As I was setting up FTP access for our clients, I got upset, once again, at how we handle our policy regarding customer access. One of our customers does this right: each person in our company who needs to access their network has an individual username and password. My boss, and most of our customers, just want a single username/password for anyone in their organization to use. Already, this gives me a stomach ache. The idea that someone who does, or used to, work for our customer would have access to our network, with me having no way to block them by IP address, or be able to tie a login attempt to a particular individual is a frightening thought to me.
To make it worse, a number of the higher-ups got upset at the passwords that were being assigned. "They won't be able to remember these passwords!" was the main complaint. Well, Windows 2003 won't let me assign easier passwords, unless I change the default policy. I'm not going to do that. Our customers have been accessing our systems with username/password combinations like "companyname/companyname" for far too long, as far as I am concerned. We process sensitive data, such as sales figures. As it is, I am considered an "inside trader" as far as blackout periods and whatnot are concerned, because I have access to all sorts of raw data, and that data in turn becomes finished reports. It is extremely important that we safegaurd this data to the best of our abilities.
My stance is, if our customers cannot be bothered to learn a complex password to protect this data, they need to get out of the industry. NOW.
This entire situaiton got me thinking back to some of the other security faux pas that I have witness during my time in IT. Here are a few of my personal favorites:
- A major US bank outsourced its network management. Us peons at the Third Party Vendor had a habit of writing down router usernames/passwords. Even the HQ routers used the same usernames/passwords. Sure, it was all VPNed with IP address filtering, so no one outside of the "green zone" could access their routers. At least not over VPN. Sadly, all of their routers had either ISDN or dialup failover interfaces. The ones with dialup interfaces could also be accessed by dialing in, for troubleshooting purposes. There was no differentiating what you could do based upon which interface you came in on, so in theory, anyone with one of those phone numbers can dial in to one router, telnet to a HQ router, then access then entire network from there. It would be trivial to shut down the entire bank's network of ATM machines and branches in a matter for an hour or two with a well written script or program that can dial a modem. With no accountability, other than the phone number from where the initial call was placed. Oh yeah, did I mention that they have never onced changed their passwords, and that the passwords, as well as all troubleshooting information are freely available within the TPV's intranet to all who want to see it?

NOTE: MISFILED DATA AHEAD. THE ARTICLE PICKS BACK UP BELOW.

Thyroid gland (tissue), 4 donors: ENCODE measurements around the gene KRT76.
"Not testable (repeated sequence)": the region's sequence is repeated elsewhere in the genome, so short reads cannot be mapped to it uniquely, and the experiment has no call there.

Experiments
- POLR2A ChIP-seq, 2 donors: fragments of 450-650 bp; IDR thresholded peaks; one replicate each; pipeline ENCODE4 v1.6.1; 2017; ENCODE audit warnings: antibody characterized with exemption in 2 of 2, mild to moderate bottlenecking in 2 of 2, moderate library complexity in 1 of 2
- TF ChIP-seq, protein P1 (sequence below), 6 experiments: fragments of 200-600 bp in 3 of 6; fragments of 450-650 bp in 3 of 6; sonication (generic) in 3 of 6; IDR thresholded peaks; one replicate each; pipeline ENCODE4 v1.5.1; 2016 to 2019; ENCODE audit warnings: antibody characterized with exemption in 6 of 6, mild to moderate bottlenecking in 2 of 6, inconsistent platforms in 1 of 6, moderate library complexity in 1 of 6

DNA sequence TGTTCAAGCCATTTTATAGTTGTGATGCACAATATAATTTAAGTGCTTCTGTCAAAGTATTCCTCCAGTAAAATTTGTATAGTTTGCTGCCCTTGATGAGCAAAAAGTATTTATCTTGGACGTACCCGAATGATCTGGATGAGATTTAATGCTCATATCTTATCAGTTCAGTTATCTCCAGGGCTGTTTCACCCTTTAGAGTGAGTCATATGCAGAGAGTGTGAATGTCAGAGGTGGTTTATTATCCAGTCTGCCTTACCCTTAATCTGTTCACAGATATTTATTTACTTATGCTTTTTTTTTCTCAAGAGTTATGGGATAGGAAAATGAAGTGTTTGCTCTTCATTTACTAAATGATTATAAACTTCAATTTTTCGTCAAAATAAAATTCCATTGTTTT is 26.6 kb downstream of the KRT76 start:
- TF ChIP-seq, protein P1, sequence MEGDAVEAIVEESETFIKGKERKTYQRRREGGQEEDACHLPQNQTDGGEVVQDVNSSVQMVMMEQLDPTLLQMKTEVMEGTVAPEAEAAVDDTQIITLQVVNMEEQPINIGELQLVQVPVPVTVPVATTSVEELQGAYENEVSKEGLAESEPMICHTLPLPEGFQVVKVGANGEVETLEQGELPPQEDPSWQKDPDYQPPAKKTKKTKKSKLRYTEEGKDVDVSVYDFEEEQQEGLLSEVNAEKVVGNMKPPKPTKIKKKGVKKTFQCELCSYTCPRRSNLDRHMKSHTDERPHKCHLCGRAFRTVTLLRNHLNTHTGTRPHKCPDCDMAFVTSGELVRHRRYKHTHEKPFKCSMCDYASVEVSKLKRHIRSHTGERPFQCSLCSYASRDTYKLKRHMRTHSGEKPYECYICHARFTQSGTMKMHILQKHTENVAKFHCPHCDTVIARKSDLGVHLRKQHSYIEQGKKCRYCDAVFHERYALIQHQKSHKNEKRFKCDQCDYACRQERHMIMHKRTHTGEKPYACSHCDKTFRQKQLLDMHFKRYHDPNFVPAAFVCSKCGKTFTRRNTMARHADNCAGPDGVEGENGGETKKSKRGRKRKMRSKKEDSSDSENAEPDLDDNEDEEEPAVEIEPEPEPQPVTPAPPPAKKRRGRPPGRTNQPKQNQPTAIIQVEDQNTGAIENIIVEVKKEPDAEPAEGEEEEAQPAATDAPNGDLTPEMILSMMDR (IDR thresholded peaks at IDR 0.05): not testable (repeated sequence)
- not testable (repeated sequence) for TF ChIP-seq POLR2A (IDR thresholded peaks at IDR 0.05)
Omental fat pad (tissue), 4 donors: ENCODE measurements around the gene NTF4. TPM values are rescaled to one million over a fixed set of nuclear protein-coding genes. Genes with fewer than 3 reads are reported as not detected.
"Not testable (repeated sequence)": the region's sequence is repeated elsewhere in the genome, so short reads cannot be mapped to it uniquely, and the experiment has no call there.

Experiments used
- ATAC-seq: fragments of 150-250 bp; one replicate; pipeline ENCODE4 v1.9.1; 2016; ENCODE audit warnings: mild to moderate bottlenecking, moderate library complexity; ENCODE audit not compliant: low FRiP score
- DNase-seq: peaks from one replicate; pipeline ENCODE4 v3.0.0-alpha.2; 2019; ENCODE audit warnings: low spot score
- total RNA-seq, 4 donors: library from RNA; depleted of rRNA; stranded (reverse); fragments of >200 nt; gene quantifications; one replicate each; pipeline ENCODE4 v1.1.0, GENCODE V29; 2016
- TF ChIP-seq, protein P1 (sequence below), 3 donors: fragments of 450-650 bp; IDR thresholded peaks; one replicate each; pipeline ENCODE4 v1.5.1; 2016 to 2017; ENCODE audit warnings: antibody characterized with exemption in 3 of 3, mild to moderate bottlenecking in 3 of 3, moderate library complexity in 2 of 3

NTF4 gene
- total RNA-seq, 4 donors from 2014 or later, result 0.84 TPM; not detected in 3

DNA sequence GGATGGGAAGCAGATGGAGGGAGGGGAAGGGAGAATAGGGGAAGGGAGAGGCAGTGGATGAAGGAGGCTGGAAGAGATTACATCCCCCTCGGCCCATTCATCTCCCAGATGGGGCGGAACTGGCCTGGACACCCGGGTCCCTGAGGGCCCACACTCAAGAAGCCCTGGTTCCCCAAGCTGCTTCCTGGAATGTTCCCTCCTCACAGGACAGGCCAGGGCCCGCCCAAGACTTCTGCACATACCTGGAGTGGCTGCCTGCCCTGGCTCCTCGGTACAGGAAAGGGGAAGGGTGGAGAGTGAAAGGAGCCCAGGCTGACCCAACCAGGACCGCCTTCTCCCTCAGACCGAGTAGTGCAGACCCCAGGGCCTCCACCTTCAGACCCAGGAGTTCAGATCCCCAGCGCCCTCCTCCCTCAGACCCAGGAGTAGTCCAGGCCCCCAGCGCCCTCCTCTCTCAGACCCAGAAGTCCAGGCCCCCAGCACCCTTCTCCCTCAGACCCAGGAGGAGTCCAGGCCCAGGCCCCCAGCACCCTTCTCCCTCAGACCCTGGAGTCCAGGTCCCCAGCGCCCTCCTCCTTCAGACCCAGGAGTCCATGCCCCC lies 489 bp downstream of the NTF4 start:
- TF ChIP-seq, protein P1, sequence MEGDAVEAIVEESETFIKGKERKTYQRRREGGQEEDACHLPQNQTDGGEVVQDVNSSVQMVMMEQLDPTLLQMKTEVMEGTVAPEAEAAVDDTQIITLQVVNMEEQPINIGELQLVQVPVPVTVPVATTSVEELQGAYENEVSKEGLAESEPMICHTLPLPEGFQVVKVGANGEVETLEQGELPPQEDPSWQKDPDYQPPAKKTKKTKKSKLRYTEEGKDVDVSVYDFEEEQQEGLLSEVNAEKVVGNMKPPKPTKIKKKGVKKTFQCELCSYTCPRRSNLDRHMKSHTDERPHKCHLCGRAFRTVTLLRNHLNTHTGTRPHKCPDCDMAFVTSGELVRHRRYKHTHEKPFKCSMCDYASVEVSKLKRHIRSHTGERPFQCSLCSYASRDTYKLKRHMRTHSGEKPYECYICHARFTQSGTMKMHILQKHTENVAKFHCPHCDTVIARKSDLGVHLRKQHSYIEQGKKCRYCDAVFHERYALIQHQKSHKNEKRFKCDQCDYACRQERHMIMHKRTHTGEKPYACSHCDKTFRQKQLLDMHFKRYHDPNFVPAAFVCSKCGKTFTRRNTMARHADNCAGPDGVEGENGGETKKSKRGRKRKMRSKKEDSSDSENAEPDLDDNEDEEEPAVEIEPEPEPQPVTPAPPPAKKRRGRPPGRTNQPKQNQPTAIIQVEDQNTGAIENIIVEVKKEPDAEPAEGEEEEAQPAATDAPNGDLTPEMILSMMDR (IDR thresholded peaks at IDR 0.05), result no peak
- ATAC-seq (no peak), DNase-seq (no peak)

- At one company I worked for, we had a massive Solaris server running HP OpenView. Sadly, HP OpenView is probably the worst engineered piece of software ever to be sold outside of the $10 "Instant Website Maker!" section at Best Buy. It is a testament to Solaris' abilities that the server kept running, because HPOV was leaking memory like a torpedoed ship leaks water. Here's where we had a nice little hole in our security: because HPOV was such a steaming pile of garbage, every user had the root password, so they could kill and restart HPOV. You might as well just make everyone a root user, at that point.
- Growing up and learning COBOL on an ancient system, what a fun time. too bad we were all umasked so all of our work was chmod'ed to 777. It's not hard to cheat or destroy someone else's project (as happened to me, someone changed one of my PIC statements, and it took me two months to find out why my final project never quite seemed to work right) when hacking is a matter of "cd ~username".